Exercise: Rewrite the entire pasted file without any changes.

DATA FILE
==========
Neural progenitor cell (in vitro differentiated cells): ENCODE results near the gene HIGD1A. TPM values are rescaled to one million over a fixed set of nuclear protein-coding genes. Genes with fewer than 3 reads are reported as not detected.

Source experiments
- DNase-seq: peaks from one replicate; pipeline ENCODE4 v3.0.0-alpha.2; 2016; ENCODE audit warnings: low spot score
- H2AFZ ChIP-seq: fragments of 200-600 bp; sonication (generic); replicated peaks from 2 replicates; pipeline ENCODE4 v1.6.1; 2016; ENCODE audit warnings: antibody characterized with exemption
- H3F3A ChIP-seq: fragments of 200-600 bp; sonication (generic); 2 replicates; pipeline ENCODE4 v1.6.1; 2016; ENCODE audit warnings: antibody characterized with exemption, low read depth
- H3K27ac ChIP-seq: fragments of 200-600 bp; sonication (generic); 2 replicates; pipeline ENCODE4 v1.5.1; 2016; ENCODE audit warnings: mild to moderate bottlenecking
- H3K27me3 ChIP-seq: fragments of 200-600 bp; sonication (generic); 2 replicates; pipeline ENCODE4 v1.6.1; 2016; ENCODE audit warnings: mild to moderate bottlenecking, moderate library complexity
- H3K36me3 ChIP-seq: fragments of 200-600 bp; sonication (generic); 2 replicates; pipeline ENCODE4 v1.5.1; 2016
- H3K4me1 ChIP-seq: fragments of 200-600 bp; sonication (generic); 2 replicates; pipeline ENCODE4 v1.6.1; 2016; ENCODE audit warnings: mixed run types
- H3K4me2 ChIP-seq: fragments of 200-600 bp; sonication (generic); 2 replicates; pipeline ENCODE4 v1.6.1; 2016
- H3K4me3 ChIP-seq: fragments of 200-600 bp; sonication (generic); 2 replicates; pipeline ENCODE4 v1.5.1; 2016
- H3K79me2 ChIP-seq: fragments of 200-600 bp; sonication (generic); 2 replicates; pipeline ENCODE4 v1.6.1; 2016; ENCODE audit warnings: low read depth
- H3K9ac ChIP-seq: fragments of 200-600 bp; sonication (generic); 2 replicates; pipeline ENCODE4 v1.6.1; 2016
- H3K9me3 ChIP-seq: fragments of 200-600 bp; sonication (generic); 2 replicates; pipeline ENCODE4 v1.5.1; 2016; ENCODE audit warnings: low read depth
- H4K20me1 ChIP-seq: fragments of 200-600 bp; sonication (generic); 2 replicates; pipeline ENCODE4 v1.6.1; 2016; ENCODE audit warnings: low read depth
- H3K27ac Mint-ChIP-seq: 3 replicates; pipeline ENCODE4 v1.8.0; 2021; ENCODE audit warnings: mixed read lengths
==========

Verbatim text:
Neural progenitor cell (in vitro differentiated cells): ENCODE results near the gene HIGD1A. TPM values are rescaled to one million over a fixed set of nuclear protein-coding genes. Genes with fewer than 3 reads are reported as not detected.

Source experiments
- DNase-seq: peaks from one replicate; pipeline ENCODE4 v3.0.0-alpha.2; 2016; ENCODE audit warnings: low spot score
- H2AFZ ChIP-seq: fragments of 200-600 bp; sonication (generic); replicated peaks from 2 replicates; pipeline ENCODE4 v1.6.1; 2016; ENCODE audit warnings: antibody characterized with exemption
- H3F3A ChIP-seq: fragments of 200-600 bp; sonication (generic); 2 replicates; pipeline ENCODE4 v1.6.1; 2016; ENCODE audit warnings: antibody characterized with exemption, low read depth
- H3K27ac ChIP-seq: fragments of 200-600 bp; sonication (generic); 2 replicates; pipeline ENCODE4 v1.5.1; 2016; ENCODE audit warnings: mild to moderate bottlenecking
- H3K27me3 ChIP-seq: fragments of 200-600 bp; sonication (generic); 2 replicates; pipeline ENCODE4 v1.6.1; 2016; ENCODE audit warnings: mild to moderate bottlenecking, moderate library complexity
- H3K36me3 ChIP-seq: fragments of 200-600 bp; sonication (generic); 2 replicates; pipeline ENCODE4 v1.5.1; 2016
- H3K4me1 ChIP-seq: fragments of 200-600 bp; sonication (generic); 2 replicates; pipeline ENCODE4 v1.6.1; 2016; ENCODE audit warnings: mixed run types
- H3K4me2 ChIP-seq: fragments of 200-600 bp; sonication (generic); 2 replicates; pipeline ENCODE4 v1.6.1; 2016
- H3K4me3 ChIP-seq: fragments of 200-600 bp; sonication (generic); 2 replicates; pipeline ENCODE4 v1.5.1; 2016
- H3K79me2 ChIP-seq: fragments of 200-600 bp; sonication (generic); 2 replicates; pipeline ENCODE4 v1.6.1; 2016; ENCODE audit warnings: low read depth
- H3K9ac ChIP-seq: fragments of 200-600 bp; sonication (generic); 2 replicates; pipeline ENCODE4 v1.6.1; 2016
- H3K9me3 ChIP-seq: fragments of 200-600 bp; sonication (generic); 2 replicates; pipeline ENCODE4 v1.5.1; 2016; ENCODE audit warnings: low read depth
- H4K20me1 ChIP-seq: fragments of 200-600 bp; sonication (generic); 2 replicates; pipeline ENCODE4 v1.6.1; 2016; ENCODE audit warnings: low read depth
- H3K27ac Mint-ChIP-seq: 3 replicates; pipeline ENCODE4 v1.8.0; 2021; ENCODE audit warnings: mixed read lengths